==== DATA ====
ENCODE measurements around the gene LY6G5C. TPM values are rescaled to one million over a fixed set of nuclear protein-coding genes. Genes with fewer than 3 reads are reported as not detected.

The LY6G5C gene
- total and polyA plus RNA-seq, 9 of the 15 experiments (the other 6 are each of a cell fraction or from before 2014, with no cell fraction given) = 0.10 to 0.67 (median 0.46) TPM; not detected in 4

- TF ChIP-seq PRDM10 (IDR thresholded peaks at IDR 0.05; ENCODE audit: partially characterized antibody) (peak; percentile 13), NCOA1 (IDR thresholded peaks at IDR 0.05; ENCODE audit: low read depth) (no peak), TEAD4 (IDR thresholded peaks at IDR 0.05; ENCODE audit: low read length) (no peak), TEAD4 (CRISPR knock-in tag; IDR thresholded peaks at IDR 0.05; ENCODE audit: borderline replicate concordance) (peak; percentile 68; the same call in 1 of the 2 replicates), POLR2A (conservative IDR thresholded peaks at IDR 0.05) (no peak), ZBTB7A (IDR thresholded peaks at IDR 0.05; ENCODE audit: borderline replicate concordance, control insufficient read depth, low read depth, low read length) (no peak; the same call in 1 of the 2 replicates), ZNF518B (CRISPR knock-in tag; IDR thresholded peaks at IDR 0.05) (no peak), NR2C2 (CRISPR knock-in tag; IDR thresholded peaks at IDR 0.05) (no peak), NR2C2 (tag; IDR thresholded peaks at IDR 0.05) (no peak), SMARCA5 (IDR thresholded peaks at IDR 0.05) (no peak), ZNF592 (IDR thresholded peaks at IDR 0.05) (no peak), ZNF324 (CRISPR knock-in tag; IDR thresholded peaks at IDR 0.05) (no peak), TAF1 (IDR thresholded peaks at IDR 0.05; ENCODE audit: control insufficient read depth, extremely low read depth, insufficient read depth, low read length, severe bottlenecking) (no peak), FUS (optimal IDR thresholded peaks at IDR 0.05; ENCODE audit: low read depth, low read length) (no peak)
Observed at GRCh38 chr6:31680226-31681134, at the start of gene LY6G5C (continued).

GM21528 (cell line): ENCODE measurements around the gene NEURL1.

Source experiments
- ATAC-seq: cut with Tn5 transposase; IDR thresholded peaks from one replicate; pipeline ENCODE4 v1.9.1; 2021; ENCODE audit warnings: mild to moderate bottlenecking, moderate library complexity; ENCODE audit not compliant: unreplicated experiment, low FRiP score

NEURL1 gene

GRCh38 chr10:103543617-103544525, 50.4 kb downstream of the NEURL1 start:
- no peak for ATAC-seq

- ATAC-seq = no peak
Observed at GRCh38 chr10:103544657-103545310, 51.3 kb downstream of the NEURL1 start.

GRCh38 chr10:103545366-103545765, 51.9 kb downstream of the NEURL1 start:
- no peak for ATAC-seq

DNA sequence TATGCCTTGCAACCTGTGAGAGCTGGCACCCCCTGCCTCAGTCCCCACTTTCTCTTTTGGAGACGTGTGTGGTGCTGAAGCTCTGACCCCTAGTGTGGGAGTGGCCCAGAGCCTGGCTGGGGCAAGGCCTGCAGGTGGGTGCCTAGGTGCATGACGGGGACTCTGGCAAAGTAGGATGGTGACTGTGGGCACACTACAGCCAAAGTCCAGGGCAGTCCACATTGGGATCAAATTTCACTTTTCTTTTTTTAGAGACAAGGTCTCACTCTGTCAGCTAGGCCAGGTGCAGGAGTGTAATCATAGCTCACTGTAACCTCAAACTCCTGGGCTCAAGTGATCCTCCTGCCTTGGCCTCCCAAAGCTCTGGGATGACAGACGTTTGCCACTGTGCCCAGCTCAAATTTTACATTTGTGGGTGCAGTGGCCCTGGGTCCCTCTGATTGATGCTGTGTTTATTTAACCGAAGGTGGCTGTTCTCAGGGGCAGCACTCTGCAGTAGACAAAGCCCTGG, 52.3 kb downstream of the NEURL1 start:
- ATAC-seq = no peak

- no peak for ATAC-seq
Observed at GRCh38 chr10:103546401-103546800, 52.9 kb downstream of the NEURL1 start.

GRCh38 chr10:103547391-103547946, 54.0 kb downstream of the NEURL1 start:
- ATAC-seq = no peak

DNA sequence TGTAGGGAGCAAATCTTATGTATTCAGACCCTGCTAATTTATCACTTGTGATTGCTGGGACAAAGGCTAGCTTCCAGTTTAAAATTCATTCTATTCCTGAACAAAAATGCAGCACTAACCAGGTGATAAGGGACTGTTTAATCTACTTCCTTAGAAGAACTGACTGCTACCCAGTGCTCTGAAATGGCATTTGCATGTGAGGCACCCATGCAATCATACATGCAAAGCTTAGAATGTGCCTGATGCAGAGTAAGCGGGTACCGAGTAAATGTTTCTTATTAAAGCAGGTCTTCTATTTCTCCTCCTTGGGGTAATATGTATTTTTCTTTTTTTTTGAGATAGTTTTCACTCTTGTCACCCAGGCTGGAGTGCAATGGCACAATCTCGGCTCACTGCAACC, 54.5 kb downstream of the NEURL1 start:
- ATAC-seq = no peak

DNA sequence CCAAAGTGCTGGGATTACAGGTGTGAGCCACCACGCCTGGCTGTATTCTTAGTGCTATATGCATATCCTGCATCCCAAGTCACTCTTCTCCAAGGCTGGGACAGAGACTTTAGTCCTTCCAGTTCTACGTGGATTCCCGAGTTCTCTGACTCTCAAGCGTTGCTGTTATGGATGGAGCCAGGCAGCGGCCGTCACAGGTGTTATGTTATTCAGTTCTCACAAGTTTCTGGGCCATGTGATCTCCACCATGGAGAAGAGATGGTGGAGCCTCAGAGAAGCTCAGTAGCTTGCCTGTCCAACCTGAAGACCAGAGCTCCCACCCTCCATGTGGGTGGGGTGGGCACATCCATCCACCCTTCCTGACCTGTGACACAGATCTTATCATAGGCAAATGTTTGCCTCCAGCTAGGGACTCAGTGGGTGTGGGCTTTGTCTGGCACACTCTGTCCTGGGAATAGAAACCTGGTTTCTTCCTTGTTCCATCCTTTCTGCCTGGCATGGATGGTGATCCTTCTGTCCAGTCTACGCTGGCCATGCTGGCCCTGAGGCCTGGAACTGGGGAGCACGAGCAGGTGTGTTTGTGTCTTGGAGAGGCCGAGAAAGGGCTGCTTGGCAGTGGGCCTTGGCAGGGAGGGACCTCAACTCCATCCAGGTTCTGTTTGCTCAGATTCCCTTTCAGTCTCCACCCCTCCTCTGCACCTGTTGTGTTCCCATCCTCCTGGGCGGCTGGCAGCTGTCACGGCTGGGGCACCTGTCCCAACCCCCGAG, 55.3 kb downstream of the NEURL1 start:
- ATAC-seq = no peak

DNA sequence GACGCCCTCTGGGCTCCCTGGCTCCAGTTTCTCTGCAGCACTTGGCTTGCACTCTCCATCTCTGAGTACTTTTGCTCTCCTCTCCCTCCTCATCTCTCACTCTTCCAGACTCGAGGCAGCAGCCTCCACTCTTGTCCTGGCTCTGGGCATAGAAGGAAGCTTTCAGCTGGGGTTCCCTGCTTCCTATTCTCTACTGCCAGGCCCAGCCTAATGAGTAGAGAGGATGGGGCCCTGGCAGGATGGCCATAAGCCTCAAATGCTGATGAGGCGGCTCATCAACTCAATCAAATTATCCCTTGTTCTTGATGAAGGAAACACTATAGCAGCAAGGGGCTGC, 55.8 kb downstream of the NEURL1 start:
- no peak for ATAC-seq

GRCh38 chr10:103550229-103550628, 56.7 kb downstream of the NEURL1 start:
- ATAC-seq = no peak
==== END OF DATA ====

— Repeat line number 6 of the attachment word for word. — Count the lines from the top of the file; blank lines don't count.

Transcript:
GM21528 (cell line): ENCODE measurements around the gene NEURL1.